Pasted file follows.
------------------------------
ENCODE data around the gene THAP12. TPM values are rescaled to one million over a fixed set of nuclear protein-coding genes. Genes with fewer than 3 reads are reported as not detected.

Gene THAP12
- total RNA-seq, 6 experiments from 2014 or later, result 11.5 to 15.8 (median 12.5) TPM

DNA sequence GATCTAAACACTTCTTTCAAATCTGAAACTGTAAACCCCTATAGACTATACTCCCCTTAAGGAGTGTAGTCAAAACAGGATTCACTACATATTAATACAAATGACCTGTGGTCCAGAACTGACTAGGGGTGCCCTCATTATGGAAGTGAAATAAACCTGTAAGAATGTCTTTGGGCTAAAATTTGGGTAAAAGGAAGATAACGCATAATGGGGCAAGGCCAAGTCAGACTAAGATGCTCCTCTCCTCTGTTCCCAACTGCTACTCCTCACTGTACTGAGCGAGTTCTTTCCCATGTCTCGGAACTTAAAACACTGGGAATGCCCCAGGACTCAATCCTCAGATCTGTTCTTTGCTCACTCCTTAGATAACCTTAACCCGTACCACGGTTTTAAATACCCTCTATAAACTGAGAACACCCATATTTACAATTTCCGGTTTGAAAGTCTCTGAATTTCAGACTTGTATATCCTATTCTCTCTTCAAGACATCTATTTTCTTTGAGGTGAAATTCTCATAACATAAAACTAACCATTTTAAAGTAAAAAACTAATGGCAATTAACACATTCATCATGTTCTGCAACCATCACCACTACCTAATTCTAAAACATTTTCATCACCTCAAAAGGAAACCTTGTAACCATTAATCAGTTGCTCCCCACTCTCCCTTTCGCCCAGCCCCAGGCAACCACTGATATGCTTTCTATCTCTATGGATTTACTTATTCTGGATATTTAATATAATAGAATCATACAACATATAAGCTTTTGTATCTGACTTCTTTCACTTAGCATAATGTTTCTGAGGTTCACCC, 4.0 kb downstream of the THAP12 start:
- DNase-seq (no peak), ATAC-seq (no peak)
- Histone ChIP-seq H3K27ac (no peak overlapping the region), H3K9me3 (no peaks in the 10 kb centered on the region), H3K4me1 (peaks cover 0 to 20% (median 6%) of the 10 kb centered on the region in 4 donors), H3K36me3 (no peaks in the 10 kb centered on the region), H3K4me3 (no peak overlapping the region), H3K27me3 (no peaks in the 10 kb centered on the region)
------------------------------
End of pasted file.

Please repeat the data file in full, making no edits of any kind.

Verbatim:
ENCODE data around the gene THAP12. TPM values are rescaled to one million over a fixed set of nuclear protein-coding genes. Genes with fewer than 3 reads are reported as not detected.

Gene THAP12
- total RNA-seq, 6 experiments from 2014 or later, result 11.5 to 15.8 (median 12.5) TPM

DNA sequence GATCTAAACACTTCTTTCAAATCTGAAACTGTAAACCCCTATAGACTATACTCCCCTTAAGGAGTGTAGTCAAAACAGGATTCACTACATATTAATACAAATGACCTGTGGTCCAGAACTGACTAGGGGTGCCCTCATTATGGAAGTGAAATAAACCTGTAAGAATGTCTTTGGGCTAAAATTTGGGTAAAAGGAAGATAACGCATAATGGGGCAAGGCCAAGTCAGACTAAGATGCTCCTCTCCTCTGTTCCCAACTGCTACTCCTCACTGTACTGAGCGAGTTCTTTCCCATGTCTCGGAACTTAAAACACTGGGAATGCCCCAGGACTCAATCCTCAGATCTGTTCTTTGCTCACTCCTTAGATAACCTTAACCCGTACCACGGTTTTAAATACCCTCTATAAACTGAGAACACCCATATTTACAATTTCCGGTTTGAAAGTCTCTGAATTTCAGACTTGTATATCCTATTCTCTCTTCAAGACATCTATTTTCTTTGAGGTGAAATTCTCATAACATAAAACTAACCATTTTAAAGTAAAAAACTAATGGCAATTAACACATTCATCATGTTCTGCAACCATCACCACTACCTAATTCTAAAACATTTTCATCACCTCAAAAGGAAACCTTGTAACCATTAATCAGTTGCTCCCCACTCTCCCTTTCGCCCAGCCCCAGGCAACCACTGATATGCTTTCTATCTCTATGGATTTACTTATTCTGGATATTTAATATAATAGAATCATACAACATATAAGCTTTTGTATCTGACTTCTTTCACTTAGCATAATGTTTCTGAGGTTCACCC, 4.0 kb downstream of the THAP12 start:
- DNase-seq (no peak), ATAC-seq (no peak)
- Histone ChIP-seq H3K27ac (no peak overlapping the region), H3K9me3 (no peaks in the 10 kb centered on the region), H3K4me1 (peaks cover 0 to 20% (median 6%) of the 10 kb centered on the region in 4 donors), H3K36me3 (no peaks in the 10 kb centered on the region), H3K4me3 (no peak overlapping the region), H3K27me3 (no peaks in the 10 kb centered on the region)